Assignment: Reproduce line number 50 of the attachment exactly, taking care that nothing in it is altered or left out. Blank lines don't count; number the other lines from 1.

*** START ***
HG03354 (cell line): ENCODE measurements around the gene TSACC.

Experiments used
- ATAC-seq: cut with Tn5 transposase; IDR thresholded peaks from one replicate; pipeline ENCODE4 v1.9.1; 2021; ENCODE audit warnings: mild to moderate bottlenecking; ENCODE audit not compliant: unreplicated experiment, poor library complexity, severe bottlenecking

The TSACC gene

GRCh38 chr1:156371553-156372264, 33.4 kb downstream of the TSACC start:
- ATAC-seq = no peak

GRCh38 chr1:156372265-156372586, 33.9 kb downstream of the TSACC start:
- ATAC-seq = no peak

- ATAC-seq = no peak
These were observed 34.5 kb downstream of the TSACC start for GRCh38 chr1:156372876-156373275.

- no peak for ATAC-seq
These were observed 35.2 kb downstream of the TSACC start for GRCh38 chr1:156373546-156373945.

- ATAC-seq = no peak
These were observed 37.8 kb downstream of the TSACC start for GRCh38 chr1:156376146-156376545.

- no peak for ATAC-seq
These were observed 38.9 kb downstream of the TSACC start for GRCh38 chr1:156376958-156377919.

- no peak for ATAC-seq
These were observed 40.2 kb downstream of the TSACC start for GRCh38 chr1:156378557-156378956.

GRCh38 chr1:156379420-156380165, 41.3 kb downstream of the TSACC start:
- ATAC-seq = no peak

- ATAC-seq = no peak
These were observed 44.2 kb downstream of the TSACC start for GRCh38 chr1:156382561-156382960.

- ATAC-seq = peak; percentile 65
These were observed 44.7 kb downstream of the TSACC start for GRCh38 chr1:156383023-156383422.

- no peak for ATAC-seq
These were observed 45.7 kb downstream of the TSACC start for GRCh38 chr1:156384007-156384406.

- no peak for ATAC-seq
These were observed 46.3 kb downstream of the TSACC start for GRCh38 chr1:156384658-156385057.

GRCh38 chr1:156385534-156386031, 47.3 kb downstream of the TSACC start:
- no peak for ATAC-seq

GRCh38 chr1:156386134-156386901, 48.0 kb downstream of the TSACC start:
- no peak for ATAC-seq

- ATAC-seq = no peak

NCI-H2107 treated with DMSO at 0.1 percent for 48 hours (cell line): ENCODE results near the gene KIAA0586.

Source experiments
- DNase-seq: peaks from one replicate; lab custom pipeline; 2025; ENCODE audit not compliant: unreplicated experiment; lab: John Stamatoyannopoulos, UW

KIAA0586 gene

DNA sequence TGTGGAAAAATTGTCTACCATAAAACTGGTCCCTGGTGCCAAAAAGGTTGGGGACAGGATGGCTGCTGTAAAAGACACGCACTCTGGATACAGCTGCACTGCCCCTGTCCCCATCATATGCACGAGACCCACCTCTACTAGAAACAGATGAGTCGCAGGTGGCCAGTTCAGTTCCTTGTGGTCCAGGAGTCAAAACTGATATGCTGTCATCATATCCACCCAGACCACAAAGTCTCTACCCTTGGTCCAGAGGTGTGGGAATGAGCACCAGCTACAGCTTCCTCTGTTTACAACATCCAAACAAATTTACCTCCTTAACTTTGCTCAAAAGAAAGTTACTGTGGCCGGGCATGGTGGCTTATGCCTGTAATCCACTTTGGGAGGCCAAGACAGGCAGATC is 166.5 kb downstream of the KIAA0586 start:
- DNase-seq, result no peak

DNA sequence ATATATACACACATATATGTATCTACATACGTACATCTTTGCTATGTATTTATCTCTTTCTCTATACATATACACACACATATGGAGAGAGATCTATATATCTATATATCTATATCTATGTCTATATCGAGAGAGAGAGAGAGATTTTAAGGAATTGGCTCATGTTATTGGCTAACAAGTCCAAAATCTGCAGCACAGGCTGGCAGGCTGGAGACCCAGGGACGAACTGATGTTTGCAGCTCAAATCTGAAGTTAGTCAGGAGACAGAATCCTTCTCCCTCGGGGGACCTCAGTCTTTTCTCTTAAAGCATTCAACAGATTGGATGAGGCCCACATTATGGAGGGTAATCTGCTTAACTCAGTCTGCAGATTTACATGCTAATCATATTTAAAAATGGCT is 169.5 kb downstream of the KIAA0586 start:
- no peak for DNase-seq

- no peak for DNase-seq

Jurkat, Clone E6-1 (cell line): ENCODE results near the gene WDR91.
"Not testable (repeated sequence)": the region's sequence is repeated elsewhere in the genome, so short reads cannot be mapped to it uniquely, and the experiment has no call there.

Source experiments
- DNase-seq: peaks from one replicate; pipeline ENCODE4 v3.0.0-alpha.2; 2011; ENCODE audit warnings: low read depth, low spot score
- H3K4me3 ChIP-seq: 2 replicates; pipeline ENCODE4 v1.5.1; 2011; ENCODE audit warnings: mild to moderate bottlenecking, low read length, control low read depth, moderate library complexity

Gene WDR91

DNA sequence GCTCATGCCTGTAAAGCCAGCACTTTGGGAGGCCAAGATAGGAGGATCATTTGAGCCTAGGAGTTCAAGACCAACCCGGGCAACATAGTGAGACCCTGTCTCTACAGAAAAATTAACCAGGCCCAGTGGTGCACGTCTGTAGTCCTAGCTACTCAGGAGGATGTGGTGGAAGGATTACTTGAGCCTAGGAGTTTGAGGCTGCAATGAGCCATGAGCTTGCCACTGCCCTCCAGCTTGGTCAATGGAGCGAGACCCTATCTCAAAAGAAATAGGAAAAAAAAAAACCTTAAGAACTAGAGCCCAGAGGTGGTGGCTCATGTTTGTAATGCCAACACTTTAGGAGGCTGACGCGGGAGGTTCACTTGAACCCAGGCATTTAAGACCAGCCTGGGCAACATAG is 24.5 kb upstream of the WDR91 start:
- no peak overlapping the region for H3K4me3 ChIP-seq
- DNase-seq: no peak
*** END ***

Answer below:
- no peak overlapping the region for H3K4me3 ChIP-seq